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Emirates Converts Passenger Aircraft into Freighters

An Emirates Boeing 777F departing Los Angeles. (Photo: AirlineGeeks | William Derrickson)

Dubai, the United Arab Emirates-based Emirates will convert six more of its Boeing 777s into freighters which will serve to provide capacity growth, according to Cargo Facts. The Gulf carrier will decide which units to send for conversion based on “a number of factors” but declined to identify specific airframes according to Cargo Facts.

Emirates SkyCargo — with its dedicated cargo division — was a launch customer for the Boeing 777F, and the airframe has been at the heart of the carrier’s operations since 2009. The aircraft’s range and payload capabilities allow time and temperature-sensitive shipments to be transported rapidly and efficiently from origin to destination.

The airline still had eight reconfigured Boeing 777-300ER passenger freighters in operation, and according to multiple reports three already earmarked for conversion will not return to passenger configuration. The oldest unit currently in the fleet, the 2006-vintage unit, is still flying without its seats.

Together with the four 777-300ERSF conversions with Israel Aerospace Industries (IAI) that Emirates announced at the Dubai Airshow in November 2021, the carrier’s freighter fleet will now include ten converted 777s. 

Emirates recently took delivery of a 777F — its first new freighter delivery since 2015 — from Boeing in May. That aircraft arrived in Dubai, the United Arab Emirates on May 28 — joining a fleet of ten other 777Fs and will be followed by another new 777F to be delivered in June.

The airline said in a statement that it expects to have a fleet of twenty freighters by the end of 2026, with the two new production units and the ten incoming conversions.

Nabil Sultan, Divisional Senior Vice President, Emirates SkyCargo said, “Our newest freighter adds welcome capacity to our operations, which have been running at full steam throughout the pandemic to serve our customers and keep global supply chains moving. We are scheduled to receive delivery of a second 777F in June. In 2023, we will begin a program to convert four-passenger 777 aircraft into freighters and all of the converted aircraft will be re-delivered by the end of 2024.”

The carrier’s conversions will be among the first to move through the Israeli aerospace and defense company’s conversion line in Abu Dhabi, the United Arab Emirates.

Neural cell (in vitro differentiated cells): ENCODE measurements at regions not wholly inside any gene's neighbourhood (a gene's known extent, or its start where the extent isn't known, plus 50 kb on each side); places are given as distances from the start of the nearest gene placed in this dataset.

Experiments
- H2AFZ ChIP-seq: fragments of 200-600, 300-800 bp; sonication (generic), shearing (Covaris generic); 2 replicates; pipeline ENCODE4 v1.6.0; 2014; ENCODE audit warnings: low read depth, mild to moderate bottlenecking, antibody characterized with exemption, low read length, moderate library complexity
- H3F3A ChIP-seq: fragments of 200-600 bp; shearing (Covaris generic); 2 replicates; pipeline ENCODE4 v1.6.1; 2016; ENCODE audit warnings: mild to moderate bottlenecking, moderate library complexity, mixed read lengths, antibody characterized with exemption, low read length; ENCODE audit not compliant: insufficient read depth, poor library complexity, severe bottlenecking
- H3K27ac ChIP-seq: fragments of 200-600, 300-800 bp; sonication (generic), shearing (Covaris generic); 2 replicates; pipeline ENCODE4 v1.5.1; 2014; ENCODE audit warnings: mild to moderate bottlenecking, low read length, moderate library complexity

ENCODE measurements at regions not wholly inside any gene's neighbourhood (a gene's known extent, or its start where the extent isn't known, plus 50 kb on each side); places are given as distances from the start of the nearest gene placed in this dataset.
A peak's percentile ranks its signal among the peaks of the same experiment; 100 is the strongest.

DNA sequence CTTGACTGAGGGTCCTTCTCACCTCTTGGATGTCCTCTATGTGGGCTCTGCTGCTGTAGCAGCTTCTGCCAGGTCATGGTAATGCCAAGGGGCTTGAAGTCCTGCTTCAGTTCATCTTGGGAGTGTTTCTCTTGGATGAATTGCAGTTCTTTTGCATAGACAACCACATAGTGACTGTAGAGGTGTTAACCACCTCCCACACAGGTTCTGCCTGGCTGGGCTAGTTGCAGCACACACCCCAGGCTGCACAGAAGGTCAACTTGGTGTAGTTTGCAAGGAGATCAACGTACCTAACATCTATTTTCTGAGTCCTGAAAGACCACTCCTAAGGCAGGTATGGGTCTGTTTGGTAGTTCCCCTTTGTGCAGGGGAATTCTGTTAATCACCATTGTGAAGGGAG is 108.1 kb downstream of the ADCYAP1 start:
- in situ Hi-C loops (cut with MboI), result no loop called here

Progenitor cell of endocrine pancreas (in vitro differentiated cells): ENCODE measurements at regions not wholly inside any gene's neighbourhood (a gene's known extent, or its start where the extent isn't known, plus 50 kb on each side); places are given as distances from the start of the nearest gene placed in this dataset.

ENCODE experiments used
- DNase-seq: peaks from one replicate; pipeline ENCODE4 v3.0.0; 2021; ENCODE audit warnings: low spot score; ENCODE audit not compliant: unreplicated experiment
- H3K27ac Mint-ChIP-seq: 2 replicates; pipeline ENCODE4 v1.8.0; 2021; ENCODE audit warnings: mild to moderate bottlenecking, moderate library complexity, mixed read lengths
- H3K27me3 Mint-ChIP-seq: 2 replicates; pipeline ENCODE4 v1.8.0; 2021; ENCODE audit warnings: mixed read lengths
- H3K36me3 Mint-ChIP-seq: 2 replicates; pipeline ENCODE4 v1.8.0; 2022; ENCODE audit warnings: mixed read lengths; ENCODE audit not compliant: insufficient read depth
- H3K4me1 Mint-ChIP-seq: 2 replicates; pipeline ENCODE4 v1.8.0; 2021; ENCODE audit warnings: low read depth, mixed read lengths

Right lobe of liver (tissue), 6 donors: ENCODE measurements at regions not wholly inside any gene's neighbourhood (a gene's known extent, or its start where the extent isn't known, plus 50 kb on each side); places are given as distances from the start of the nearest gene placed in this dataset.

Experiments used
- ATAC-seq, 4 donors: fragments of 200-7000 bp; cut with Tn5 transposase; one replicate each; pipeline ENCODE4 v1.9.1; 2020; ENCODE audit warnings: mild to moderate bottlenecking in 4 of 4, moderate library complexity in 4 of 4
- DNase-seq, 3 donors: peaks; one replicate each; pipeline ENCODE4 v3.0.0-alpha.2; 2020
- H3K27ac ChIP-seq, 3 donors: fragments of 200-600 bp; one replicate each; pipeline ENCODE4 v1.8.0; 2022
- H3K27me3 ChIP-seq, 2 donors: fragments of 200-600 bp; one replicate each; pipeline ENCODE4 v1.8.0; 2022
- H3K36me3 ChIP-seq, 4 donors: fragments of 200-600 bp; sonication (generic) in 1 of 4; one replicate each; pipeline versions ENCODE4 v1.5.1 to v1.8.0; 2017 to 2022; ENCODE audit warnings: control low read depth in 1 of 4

“These investments reflect our commitment to serving our customers with the best possible assets, as well as to enabling the movement of vital goods and trade flows through Dubai. Emirates SkyCargo will continue its journey as one of the world’s largest and best air cargo airlines, by investing in our fleet, our global network, technology, and world-class logistics infrastructure at our Dubai hub,” Sultan added.

Other ex-Emirates 777-300ERs will soon be born anew as freighters with AerCap, a co-investor in IAI’s “Big Twin” program, having sent two units (32788 and 32789) to Tel Aviv, Israel for conversion with IAI. It plans to return two of the B777-200Fs leased from DAE Capital as the converted 777-300ERs start delivering to reach a target freighter fleet size of 20 units.

The first four converted B777-300(ERSF)s are scheduled to deliver between 2023 and 2024; the incremental six will continue delivering through 2026.

Victor Shalton


  • Victor Shalton

    Born and raised in Nairobi, Kenya, Victor’s love for aviation goes way back to when he was 11-years-old. Living close to Jomo Kenyatta International Airport, he developed a love for planes and he even recalls aspiring to be a future airline executive for Kenya Airways. He also has a passion in the arts and loves writing and had his own aviation blog prior to joining AirlineGeeks. He is currently pursuing a bachelor’s degree in business administration at DeKUT and aspiring to make a career in a more aviation-related course.

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